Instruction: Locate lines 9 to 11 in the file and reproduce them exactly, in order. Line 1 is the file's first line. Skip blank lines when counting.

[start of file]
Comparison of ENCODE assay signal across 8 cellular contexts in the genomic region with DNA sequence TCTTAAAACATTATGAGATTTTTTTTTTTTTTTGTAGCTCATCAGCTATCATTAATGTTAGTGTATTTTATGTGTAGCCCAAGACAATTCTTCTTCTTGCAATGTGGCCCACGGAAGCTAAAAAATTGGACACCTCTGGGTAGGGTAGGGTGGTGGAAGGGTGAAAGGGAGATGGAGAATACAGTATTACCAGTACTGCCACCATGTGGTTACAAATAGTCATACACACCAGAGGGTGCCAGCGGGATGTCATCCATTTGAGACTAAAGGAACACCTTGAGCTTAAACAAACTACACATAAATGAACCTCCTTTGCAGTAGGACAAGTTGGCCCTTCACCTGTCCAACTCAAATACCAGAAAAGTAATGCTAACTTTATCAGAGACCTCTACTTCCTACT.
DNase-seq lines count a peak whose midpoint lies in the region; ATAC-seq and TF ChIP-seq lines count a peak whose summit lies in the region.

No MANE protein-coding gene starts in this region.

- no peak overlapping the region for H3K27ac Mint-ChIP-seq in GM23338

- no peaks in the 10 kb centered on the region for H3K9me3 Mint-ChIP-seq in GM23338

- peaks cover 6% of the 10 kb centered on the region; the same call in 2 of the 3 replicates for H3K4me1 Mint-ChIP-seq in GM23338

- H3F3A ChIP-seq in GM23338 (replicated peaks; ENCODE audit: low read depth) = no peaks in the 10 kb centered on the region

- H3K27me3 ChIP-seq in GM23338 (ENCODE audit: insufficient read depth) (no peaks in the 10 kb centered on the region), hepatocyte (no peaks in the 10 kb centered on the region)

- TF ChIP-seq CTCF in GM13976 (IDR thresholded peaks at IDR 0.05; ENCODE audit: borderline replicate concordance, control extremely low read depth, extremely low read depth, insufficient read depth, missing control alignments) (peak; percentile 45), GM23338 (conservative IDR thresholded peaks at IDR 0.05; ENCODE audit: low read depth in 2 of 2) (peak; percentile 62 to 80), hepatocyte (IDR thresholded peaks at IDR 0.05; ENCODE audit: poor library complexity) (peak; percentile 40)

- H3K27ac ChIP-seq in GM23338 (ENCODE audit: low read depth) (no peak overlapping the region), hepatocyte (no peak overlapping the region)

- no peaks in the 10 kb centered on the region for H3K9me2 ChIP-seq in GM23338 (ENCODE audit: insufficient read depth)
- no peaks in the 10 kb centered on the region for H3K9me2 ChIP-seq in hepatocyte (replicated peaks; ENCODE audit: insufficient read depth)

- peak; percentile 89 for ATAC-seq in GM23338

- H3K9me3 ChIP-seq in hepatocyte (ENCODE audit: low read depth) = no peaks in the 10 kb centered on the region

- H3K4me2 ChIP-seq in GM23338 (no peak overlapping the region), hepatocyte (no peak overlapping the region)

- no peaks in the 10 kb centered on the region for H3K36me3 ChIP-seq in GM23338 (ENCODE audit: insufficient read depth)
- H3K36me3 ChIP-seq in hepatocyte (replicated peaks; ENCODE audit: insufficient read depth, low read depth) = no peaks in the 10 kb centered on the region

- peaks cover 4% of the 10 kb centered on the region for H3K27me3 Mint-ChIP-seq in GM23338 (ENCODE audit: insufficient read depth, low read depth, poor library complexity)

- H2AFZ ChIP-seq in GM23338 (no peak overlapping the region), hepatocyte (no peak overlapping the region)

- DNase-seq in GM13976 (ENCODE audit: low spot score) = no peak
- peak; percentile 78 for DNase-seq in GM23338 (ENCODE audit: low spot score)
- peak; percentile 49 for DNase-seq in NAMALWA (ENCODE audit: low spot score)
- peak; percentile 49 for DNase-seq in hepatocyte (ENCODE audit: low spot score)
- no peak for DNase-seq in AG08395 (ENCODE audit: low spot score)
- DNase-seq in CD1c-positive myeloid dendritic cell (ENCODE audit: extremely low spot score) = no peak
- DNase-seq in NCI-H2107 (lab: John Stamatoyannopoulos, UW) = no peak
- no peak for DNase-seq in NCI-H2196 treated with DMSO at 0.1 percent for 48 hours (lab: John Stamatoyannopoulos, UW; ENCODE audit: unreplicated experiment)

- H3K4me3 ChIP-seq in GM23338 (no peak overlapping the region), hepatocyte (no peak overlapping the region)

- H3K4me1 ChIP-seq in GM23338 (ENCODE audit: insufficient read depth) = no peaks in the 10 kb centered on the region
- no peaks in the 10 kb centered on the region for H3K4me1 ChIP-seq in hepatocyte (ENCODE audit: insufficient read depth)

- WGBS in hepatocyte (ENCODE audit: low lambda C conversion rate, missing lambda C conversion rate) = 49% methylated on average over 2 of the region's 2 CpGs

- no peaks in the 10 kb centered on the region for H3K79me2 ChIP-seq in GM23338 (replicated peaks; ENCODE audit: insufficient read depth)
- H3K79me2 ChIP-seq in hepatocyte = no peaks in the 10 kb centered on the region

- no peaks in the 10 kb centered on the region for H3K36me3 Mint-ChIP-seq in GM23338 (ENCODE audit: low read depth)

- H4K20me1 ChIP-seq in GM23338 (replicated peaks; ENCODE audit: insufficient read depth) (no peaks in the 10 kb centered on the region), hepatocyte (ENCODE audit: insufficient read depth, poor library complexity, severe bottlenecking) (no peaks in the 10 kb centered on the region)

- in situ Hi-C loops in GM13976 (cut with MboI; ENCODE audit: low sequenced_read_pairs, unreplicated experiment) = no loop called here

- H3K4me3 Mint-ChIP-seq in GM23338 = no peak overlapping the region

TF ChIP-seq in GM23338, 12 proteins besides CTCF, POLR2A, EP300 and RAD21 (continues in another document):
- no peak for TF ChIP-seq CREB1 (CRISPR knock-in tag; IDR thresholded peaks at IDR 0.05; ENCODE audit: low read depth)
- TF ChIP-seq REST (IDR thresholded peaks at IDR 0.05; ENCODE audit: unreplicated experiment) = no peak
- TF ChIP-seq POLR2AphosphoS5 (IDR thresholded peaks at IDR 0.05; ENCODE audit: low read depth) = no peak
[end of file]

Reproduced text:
- TF ChIP-seq CTCF in GM13976 (IDR thresholded peaks at IDR 0.05; ENCODE audit: borderline replicate concordance, control extremely low read depth, extremely low read depth, insufficient read depth, missing control alignments) (peak; percentile 45), GM23338 (conservative IDR thresholded peaks at IDR 0.05; ENCODE audit: low read depth in 2 of 2) (peak; percentile 62 to 80), hepatocyte (IDR thresholded peaks at IDR 0.05; ENCODE audit: poor library complexity) (peak; percentile 40)

- H3K27ac ChIP-seq in GM23338 (ENCODE audit: low read depth) (no peak overlapping the region), hepatocyte (no peak overlapping the region)

- no peaks in the 10 kb centered on the region for H3K9me2 ChIP-seq in GM23338 (ENCODE audit: insufficient read depth)